Nice – The perfect citybreak getaway
Nice always piqued our curiosity. We spent a few hours there while driving through the French Riviera in 2014. At the time, we wanted to visit as many Riviera hotspots as we possibly could. Cannes, Monaco, Grasse, Antibes, and Eze – we explored them all. But Nice was the one that intrigued us the most – the few hours we spent there made us realise we wanted to spend more time exploring its cobble-stoned alleys, acquainting ourselves with its crumbling buildings, and sampling local delicacies at hole-in-the-wall eateries.
Guess what sealed the deal? An unassuming scoop of ice-cream we had at a legendary gelateria in Nice. Fenocchio is a bit of an institution in thecity and one bite of their orange blossom ice cream confirmed why. Its velvety-smooth texture and delicate flavours left a lingering taste. We knew we had to come back, if only to sample every other flavour of ice cream sold there.
Frequent flights and easy connectivity from London ensured we landed at Nice’s doorstep the next summer. We spent the first couple of days strolling through Vieille Ville, The Old Town. Its quaint alleyways, Sardinian architecture, Baroque churches, and historical buildings entice visitors to no end and we were no exception. We clicked endless photos of neo-classic architecture at the Town Hall and grandiose rooms at Palais Lascaris, a seventeenth century aristocratic house. We jumped headlong into the commotion at Cours Saleya, the open-air market. We stared dumbfounded at the intricate Baroque architecture at Chapelle de la Miséricorde, The Chapel of Mercy and spent warm afternoons unwinding at Promenade du Paillon, the lungs of the city. Its water mirrors, fountains, and exhibits make it the perfect place for a lazy picnic or stroll.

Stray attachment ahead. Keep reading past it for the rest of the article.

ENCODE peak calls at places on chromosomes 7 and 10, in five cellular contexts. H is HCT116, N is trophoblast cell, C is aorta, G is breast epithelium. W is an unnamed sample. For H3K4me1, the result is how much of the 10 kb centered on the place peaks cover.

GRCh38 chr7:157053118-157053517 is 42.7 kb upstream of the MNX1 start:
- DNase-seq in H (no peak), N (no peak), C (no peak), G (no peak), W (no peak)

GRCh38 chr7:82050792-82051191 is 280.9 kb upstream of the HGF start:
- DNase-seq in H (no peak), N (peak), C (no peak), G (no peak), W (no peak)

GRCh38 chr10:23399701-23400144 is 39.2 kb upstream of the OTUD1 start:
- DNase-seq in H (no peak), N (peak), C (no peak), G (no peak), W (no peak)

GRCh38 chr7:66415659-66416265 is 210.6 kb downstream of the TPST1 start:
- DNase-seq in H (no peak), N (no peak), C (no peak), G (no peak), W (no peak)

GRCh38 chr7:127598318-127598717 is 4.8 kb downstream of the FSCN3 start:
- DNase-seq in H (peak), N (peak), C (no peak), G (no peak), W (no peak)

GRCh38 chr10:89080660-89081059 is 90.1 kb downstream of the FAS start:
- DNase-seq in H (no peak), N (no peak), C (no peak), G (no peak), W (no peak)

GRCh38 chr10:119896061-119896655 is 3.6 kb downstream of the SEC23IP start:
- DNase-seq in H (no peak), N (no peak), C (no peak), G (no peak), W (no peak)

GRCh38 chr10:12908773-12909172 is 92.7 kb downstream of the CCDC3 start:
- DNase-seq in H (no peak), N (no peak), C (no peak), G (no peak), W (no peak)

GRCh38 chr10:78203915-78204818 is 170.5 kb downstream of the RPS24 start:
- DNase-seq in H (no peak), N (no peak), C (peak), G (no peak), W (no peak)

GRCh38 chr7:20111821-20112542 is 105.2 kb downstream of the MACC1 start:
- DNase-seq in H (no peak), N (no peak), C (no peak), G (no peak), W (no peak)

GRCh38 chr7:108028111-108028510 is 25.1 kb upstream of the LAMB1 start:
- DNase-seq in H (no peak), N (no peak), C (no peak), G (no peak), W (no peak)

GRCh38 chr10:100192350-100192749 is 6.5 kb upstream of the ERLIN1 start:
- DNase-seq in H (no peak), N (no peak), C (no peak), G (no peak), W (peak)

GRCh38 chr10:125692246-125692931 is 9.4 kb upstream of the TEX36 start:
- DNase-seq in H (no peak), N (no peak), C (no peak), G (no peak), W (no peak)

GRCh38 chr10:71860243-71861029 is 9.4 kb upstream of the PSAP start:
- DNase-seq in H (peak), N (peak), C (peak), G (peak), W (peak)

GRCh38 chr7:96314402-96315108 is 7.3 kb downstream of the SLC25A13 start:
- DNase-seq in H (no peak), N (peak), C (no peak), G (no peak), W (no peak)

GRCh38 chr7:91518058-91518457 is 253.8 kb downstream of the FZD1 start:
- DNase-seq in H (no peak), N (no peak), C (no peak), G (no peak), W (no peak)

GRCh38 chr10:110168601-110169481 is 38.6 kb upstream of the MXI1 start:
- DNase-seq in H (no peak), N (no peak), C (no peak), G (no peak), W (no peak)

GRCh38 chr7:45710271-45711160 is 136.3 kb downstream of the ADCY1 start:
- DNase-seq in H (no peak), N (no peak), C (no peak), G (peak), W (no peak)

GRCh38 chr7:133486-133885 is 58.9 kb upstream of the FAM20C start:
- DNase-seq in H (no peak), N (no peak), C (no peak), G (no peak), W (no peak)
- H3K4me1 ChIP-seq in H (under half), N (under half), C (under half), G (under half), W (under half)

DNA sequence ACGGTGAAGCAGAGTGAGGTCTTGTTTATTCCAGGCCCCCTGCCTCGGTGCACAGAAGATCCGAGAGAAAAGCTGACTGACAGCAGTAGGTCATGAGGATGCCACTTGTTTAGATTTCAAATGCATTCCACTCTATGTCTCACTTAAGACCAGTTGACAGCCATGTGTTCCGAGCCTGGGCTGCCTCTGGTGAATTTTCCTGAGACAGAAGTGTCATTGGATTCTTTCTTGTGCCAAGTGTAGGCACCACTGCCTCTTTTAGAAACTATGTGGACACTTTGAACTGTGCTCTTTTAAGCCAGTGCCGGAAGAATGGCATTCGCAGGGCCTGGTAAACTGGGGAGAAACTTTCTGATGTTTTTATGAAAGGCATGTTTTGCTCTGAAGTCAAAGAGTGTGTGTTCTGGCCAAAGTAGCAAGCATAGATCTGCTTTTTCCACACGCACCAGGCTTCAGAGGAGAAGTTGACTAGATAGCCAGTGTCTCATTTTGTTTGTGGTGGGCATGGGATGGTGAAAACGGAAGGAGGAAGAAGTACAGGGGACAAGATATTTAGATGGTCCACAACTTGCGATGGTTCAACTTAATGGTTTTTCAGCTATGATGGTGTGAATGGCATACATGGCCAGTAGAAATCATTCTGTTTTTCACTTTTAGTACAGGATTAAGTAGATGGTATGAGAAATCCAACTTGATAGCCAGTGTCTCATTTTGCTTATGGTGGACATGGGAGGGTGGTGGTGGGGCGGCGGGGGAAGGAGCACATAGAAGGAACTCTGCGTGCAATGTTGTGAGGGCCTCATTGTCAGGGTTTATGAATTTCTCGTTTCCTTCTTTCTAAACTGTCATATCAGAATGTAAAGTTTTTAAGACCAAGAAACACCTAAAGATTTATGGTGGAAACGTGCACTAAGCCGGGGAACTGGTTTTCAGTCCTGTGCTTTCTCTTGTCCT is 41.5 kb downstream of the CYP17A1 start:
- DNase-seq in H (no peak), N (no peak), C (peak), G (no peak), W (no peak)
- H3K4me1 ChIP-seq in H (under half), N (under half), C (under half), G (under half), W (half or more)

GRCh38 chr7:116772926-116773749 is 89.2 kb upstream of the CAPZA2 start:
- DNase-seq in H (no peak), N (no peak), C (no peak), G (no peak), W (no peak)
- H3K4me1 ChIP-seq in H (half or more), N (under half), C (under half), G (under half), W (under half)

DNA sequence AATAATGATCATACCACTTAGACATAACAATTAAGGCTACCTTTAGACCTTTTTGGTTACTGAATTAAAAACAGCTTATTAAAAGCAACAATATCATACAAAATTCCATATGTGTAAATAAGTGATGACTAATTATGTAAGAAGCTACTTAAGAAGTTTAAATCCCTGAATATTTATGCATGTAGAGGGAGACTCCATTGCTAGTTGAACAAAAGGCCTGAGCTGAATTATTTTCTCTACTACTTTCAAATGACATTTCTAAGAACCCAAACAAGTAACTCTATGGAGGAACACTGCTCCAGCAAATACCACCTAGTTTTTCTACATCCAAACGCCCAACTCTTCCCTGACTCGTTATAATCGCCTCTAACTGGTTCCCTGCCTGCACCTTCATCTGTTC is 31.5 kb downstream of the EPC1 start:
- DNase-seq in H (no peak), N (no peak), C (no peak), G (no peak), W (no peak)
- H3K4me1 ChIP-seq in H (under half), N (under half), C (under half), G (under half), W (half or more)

Most tourists would head straight to the sun-spangled beachfront for a nap after a picnic featuring baguettes and croissants, but we just couldn’t get enough of the Old Town. So back we went. We loved the iconic monuments but Nice’s smaller, anonymous buildings and art galleries truly seduced us. Getting lost in narrow alleys is nowhere as rewarding as it is here – one is bound to stumble upon a building that has withstood the ravages of time, a little-known museum, or an independent art gallery.
If there’s something we enjoy more than ogling at sites laden with history, it has to be experiential travel. On our last evening in Nice, we met a local resident through Nice Greeters, where residents can volunteer to show tourists their own city through their eyes. There isn’t a better way to acquaint oneself with the culture of a city and we thoroughly enjoyed every bit of our experience with Nice Greeters. Our local ‘greeter’ showed us around and gave us a quick introduction to Nicoise specialities. We spent the afternoon walking around farmers’ markets admiring colourful local produce and sampling wines and cheese from neighbouring areas. Once we worked up an appetite, we walked to a couple of hidden hole-in-the-wall eateries and feasted on delicious socca wraps (savoury pancakes made from chickpea flour, water, and olive oil) and scrumptious thin-crust Nicoise pizzas.
Unsurprisingly we found ourselves back at Fenocchio for dessert on our last night in Nice. As we sat devouring luscious lavender ice-cream in a dreamy alley, we found ourselves looking for air tickets to come back to Nice later in the month. Who knows - 10 more scoops of Nicoise ice cream and we might persuade ourselves to move to Nice for good!